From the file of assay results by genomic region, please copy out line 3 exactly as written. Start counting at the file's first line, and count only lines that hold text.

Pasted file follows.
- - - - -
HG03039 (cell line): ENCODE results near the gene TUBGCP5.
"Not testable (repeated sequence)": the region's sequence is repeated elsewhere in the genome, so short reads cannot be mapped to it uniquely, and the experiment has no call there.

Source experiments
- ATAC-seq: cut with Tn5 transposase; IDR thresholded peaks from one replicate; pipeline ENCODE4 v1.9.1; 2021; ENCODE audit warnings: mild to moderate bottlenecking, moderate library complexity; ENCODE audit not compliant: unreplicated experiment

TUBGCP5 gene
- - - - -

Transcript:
Source experiments